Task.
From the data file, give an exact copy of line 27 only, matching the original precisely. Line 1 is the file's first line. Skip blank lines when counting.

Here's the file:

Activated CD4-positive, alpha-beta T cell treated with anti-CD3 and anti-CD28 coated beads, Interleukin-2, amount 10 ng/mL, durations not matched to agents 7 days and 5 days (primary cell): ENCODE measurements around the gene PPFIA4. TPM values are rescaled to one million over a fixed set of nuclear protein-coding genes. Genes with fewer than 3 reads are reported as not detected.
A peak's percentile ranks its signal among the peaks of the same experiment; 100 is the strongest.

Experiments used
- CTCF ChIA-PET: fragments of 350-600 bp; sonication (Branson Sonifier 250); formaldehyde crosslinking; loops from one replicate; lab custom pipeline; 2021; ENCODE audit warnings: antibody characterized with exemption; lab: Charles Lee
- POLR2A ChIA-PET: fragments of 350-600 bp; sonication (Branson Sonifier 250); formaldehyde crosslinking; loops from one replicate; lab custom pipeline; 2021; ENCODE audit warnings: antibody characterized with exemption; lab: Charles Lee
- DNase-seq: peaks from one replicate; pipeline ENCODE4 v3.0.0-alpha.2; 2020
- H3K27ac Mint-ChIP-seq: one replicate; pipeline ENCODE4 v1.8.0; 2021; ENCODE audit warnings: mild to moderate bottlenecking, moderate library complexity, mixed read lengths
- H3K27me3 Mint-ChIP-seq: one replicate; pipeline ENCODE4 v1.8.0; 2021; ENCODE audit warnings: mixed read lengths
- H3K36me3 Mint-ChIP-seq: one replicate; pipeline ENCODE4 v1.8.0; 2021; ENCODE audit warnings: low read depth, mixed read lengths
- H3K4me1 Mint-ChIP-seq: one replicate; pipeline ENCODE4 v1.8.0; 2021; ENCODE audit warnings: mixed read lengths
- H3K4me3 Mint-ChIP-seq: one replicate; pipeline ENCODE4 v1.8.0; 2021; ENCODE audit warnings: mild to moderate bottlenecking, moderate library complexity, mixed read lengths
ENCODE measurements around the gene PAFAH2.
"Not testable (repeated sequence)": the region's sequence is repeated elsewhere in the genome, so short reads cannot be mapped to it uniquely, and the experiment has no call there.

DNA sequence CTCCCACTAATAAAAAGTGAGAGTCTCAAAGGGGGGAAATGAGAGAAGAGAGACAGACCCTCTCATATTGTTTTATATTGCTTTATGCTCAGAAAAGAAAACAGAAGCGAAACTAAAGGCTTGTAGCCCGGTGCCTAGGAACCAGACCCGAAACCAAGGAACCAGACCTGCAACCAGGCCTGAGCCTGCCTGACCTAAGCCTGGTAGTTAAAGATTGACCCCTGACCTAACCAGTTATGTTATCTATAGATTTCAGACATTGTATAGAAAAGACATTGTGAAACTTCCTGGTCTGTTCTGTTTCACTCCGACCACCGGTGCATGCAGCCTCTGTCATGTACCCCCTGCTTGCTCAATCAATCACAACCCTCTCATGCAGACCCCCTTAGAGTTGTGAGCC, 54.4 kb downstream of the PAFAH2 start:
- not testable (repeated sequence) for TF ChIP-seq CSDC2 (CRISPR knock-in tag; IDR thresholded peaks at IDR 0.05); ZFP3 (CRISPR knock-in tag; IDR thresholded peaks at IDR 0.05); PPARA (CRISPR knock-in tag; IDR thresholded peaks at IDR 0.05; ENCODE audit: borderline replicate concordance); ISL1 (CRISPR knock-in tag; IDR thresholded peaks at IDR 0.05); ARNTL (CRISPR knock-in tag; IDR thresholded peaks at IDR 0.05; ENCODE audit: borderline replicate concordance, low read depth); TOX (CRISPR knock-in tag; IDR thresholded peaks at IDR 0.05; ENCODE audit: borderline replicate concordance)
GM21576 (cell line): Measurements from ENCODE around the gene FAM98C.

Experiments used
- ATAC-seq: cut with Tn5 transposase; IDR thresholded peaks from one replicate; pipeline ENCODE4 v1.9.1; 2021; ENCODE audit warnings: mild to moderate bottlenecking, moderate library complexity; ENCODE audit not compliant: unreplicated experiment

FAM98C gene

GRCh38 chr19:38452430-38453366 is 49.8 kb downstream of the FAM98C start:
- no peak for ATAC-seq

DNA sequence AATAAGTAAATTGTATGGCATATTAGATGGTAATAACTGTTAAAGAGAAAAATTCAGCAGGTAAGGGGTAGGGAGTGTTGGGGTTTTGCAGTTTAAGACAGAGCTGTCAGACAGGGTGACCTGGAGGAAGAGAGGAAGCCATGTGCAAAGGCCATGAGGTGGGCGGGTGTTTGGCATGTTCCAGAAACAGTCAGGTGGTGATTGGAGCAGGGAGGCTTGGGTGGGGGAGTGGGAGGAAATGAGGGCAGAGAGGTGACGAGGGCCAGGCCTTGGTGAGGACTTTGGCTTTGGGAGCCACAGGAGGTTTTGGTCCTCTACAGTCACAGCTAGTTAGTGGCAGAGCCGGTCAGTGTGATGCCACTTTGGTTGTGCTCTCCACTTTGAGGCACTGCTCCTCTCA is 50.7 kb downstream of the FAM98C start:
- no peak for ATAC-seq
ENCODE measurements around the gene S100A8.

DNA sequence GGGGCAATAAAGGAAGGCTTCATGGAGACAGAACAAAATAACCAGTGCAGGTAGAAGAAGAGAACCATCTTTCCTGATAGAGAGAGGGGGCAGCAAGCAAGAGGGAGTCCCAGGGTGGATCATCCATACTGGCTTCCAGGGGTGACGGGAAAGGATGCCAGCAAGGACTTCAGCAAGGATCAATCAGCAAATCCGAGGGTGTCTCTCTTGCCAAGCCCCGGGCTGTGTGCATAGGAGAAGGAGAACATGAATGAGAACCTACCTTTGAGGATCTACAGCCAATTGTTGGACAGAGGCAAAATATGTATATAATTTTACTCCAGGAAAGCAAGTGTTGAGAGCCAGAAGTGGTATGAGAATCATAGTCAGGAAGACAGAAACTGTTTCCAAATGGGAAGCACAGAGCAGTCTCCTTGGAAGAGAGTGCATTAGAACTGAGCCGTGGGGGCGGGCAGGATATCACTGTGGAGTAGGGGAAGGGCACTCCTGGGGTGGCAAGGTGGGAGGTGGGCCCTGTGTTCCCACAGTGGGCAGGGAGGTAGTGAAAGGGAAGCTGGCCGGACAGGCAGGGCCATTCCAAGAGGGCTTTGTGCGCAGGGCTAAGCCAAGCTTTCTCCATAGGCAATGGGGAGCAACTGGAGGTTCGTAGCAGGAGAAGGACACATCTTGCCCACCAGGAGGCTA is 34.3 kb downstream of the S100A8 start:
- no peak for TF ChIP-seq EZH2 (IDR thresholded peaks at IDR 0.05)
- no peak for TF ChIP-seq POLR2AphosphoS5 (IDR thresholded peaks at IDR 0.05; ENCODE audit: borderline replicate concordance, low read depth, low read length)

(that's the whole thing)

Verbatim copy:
- no peak for TF ChIP-seq POLR2AphosphoS5 (IDR thresholded peaks at IDR 0.05; ENCODE audit: borderline replicate concordance, low read depth, low read length)